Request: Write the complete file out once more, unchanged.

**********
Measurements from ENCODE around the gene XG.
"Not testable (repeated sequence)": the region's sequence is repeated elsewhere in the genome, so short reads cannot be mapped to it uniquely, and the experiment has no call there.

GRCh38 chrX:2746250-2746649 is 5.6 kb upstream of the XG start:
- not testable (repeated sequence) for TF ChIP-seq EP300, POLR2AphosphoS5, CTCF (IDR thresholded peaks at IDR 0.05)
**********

Measurements from ENCODE around the gene XG.
"Not testable (repeated sequence)": the region's sequence is repeated elsewhere in the genome, so short reads cannot be mapped to it uniquely, and the experiment has no call there.

GRCh38 chrX:2746250-2746649 is 5.6 kb upstream of the XG start:
- not testable (repeated sequence) for TF ChIP-seq EP300, POLR2AphosphoS5, CTCF (IDR thresholded peaks at IDR 0.05)